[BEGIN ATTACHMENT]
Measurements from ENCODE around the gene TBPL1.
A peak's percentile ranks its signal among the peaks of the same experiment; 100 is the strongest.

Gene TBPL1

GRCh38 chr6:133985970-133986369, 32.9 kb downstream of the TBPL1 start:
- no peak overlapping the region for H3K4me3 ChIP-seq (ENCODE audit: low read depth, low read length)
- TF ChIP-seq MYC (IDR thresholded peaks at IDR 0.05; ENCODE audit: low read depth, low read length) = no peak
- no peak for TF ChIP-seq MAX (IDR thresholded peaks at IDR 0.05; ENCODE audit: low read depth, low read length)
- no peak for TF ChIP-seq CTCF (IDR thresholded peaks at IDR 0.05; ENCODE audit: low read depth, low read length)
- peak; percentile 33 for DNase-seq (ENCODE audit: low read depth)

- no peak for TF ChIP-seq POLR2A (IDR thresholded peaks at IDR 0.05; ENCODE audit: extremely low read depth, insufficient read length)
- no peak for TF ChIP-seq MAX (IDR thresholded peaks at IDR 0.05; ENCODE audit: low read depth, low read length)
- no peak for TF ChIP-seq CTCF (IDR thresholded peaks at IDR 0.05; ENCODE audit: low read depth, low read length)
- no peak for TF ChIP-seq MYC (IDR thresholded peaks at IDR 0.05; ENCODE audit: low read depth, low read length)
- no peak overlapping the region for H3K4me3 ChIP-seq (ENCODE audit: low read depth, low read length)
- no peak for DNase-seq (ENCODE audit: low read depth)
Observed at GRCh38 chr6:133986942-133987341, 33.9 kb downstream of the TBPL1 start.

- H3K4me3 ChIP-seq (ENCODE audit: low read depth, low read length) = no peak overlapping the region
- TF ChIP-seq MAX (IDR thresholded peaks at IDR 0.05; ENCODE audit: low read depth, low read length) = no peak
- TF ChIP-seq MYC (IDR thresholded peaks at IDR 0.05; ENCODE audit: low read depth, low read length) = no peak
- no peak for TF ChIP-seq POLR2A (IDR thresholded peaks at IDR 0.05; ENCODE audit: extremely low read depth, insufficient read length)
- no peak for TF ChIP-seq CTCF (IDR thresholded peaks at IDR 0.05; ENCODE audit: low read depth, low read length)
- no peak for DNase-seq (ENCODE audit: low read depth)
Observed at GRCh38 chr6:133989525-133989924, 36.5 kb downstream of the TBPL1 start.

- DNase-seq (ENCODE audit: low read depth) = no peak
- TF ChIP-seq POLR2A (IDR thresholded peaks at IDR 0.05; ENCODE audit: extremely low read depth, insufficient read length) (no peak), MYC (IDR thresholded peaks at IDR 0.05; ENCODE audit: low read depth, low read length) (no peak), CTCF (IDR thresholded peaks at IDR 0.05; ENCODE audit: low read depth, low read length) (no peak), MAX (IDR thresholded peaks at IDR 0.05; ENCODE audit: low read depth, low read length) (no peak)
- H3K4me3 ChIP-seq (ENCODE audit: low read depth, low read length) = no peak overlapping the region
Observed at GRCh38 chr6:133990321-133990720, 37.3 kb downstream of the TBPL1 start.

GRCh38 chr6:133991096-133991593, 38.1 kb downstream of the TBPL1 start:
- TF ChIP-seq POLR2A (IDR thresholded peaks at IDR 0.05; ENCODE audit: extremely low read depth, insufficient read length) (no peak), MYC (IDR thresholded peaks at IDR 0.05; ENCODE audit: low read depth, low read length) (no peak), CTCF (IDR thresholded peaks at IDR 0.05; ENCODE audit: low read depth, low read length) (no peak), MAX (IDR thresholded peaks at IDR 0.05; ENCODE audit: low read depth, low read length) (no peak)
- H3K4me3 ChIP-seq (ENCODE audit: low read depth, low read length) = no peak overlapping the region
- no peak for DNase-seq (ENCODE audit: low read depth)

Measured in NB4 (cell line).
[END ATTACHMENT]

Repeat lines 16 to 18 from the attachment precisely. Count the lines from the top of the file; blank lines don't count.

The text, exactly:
Observed at GRCh38 chr6:133986942-133987341, 33.9 kb downstream of the TBPL1 start.

- H3K4me3 ChIP-seq (ENCODE audit: low read depth, low read length) = no peak overlapping the region
- TF ChIP-seq MAX (IDR thresholded peaks at IDR 0.05; ENCODE audit: low read depth, low read length) = no peak